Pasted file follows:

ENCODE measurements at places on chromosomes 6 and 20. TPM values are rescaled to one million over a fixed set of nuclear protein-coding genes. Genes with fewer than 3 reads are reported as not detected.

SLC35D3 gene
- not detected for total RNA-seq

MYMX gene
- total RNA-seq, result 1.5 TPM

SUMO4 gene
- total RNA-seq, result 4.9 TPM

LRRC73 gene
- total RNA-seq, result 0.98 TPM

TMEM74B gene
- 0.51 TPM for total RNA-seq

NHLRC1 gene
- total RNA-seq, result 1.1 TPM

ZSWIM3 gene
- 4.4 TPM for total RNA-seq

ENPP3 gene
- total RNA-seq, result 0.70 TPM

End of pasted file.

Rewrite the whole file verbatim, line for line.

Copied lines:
ENCODE measurements at places on chromosomes 6 and 20. TPM values are rescaled to one million over a fixed set of nuclear protein-coding genes. Genes with fewer than 3 reads are reported as not detected.

SLC35D3 gene
- not detected for total RNA-seq

MYMX gene
- total RNA-seq, result 1.5 TPM

SUMO4 gene
- total RNA-seq, result 4.9 TPM

LRRC73 gene
- total RNA-seq, result 0.98 TPM

TMEM74B gene
- 0.51 TPM for total RNA-seq

NHLRC1 gene
- total RNA-seq, result 1.1 TPM

ZSWIM3 gene
- 4.4 TPM for total RNA-seq

ENPP3 gene
- total RNA-seq, result 0.70 TPM